I changed from my cleats to a pair of lightweight shoes before continuing on foot. The path was stony and wet, very slippery and treacherous. I crossed one footbridge and continued upwards. The second footbridge was covered in snow, but the goal was just beyond that.

It was a gorgeous and peaceful bit of nature, and I’d have loved to take a longer break and eat the rest of the onigiri on the spot. But it was already 1 p.m. It had taken me nearly 5 hours to reach the falls. I knew I could expect a quicker return, downhill and hopefully with the wind, but it would still be a race to get home before the sun set.

Flying homewards

After changing back to my cleats and struggling again with the zippers on the shoe covers, I gingerly descended the worst bits of broken pavement and wet pine needles. I didn’t really open up until I reached the good pavement beyond that, and then I merely coasted along — albeit at speeds of more than 40km/h — to save my thighs for the return trip. It’s been a few months since I’ve done 100km, and now I was looking at 120km, and I’d already used up my thighs getting to the falls.

Back on the Tamagawa, I was making pretty good time. My hands and bum were sore, and I was shifting positions often so I could keep going without taking too many rests. I stopped in a small park by a playing field and finished up the onigiri before continuing.

It was now 3 o’clock and I had at least 30km yet to go. The last 15km would be in traffic and would take an hour, and there was no changing that, so I did my best to pour on the coal while I was still on the Tamagawa cycling course. Unfortunately the wind was very changeable, and at times I was fighting off crosswinds. And I was exhausted. It wasn’t just a matter of shifting my butt further back on the seat and shaking the numbness out of my hands — I was out of steam. It was taking longer and longer to get back to speed after each switchback on the course.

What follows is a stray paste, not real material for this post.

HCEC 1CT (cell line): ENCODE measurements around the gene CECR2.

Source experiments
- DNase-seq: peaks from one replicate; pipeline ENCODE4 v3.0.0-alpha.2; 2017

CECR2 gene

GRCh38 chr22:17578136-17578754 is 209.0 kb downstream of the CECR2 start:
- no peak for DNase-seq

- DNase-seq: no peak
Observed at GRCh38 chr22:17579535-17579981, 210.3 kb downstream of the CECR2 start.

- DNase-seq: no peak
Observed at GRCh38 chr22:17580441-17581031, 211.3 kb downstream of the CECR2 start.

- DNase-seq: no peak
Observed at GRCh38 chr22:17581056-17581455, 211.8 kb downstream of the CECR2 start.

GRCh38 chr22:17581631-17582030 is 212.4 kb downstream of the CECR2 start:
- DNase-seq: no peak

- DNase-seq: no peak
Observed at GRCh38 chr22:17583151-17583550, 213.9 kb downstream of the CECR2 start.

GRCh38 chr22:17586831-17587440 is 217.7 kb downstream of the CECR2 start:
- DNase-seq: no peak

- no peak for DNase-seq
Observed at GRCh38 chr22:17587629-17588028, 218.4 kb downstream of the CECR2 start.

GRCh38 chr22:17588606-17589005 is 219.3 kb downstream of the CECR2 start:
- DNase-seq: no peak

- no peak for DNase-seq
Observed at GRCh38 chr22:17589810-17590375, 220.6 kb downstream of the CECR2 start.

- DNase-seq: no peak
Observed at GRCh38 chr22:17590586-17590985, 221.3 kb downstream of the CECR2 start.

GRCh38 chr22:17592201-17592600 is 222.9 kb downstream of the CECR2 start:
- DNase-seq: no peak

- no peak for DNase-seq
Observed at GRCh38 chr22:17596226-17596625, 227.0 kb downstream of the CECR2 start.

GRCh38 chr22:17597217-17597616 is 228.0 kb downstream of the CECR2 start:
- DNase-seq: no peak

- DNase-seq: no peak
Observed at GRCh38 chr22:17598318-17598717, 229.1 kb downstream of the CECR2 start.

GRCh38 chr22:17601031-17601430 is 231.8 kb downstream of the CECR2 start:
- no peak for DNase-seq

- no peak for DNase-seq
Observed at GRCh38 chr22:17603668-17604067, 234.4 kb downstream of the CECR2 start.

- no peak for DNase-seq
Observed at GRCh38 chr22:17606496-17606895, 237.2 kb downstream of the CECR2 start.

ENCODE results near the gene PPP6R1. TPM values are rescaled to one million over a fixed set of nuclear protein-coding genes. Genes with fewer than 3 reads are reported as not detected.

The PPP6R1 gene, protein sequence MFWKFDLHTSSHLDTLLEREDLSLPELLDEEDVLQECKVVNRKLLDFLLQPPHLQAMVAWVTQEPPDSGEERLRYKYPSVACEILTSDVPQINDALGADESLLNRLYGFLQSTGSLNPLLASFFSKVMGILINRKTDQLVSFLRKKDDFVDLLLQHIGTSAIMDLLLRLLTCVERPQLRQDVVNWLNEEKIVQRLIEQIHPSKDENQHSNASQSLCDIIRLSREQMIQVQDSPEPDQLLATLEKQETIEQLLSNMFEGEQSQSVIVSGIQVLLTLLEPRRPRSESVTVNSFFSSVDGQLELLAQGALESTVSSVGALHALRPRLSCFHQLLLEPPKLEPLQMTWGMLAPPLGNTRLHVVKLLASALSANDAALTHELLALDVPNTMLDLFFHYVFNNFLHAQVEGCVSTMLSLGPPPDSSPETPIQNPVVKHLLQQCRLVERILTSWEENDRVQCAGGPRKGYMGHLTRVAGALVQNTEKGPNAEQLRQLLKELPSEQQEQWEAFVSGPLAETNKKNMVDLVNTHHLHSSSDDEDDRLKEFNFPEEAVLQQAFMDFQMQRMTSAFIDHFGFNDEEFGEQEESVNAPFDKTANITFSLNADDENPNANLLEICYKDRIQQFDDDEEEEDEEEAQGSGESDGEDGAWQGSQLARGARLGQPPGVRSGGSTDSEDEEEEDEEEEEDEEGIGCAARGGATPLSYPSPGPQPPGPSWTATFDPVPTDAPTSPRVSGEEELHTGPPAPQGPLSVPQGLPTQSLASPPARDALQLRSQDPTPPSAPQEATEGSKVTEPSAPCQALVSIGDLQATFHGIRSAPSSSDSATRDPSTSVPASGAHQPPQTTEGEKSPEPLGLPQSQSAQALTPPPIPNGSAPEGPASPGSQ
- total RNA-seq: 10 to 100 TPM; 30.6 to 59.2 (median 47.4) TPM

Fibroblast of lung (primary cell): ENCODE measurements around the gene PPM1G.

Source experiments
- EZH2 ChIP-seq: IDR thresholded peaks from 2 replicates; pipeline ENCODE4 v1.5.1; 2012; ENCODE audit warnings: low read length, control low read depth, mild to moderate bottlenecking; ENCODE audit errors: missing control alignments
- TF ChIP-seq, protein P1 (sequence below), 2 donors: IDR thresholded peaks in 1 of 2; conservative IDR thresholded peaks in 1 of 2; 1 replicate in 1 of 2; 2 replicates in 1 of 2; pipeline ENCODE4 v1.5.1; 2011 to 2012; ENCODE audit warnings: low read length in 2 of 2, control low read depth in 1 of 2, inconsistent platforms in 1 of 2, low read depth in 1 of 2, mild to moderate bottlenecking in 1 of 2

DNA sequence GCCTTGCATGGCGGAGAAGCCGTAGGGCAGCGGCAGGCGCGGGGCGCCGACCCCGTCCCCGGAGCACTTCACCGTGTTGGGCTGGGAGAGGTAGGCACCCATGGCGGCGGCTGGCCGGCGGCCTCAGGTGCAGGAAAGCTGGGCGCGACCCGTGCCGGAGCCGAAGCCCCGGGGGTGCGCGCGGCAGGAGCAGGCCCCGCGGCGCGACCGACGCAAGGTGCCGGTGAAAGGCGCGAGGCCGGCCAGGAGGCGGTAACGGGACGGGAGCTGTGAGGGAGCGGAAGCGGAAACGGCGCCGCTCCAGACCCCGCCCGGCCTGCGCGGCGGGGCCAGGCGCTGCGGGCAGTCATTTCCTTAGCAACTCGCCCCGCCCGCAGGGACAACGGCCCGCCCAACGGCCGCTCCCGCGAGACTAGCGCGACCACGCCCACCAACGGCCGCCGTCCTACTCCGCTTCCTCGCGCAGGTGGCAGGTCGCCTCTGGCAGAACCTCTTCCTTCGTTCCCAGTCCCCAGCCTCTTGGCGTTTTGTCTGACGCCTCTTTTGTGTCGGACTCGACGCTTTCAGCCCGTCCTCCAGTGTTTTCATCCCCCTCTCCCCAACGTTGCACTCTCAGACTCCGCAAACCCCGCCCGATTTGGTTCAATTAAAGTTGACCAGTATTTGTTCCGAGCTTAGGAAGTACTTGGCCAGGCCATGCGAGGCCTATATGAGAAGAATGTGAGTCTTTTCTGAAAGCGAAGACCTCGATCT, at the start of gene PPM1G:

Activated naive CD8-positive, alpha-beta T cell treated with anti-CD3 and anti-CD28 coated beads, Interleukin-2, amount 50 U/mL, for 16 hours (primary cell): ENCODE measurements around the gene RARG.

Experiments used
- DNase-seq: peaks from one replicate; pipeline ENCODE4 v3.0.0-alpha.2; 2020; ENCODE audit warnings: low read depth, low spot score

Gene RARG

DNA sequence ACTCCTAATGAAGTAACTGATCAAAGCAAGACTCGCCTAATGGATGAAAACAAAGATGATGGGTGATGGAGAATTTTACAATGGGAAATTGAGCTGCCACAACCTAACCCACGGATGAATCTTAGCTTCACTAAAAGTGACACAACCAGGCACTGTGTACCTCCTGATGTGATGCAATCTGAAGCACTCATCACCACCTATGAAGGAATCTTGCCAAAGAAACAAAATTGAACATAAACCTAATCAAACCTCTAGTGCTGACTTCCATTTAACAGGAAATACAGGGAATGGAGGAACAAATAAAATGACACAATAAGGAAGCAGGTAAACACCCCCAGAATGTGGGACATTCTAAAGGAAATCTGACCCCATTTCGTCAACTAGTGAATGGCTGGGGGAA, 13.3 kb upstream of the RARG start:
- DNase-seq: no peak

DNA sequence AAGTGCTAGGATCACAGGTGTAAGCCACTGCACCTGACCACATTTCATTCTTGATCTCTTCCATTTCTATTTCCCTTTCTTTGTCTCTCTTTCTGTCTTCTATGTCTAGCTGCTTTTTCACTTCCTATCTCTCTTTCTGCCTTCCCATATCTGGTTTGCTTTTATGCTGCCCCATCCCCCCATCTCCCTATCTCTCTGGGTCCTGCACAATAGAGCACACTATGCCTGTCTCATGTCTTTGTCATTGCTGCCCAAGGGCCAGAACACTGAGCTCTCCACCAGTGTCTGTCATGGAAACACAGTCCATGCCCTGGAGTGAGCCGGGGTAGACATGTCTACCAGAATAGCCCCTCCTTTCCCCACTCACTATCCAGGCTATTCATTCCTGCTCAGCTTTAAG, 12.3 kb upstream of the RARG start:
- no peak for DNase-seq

The onigiri kick in

Coming off a traffic light before the last 5km of the Tamagawa course, I felt a surge of power. At last, the onigiri were kicking in! I rode that wave of power all the way back to the park where I’d had my first rest of the day, and arrived at 3:50. I messaged Nana I’d be home about 5, maybe, turned on my lights and lit into the traffic.

GPS record of bicycle ride
白岩の滝

Traffic was traffic. On the two lumps on Setagaya Dori that bring me up out of the Tamagawa valley, I dropped to the lowest gear and soldiered onwards. I encountered the usual number of idiots, on both two wheels and four. But mostly, I kept in mind that I was tired and I didn’t push my luck. I got a green light at the bottom of the hill by Central Park, and I stopped the clock at 4:58.

On a moving time of 6:33:31, I averaged 18.5km/h. Given I was keeping it in reserve on the outward leg, and the slower pace as I was climbing up towards Hinode and the falls, I’m pleased with this result.

It took 4 hours 30 minutes to reach the falls, including the breaks for onigiri and cupcakes and the resting on the final ascent. I spent 26 minutes changing shoes, hiking to the falls, and changing shoes again before starting the descent. The return trip took 3 hours 47 minutes, including another stop for onigiri and a few rest breaks.

Strava awarded me the Gran Fondo stamp for the ride, and Garmin gave me one of their surprise stamps: Lantern Festival 2024, for an activity completed on 24 February.

A trophy stamp showing a cartoon biker, with the legend 100K
Gran Fondo
A hexagonal trophy stamp with a large paper lantern against a backdrop of cherry blossoms, with the legend 2024
Lantern Festival

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2 responses to “白岩の滝”

  1. Joe Lejog Avatar
    Joe Lejog

    Brilliant. Now _that_ was an adventure! I could probably do without the inner-city riding, but the rest sounded grand. Would love to do it.

    1. Guy Jean Avatar
      Guy Jean

      We’ll put it on the list.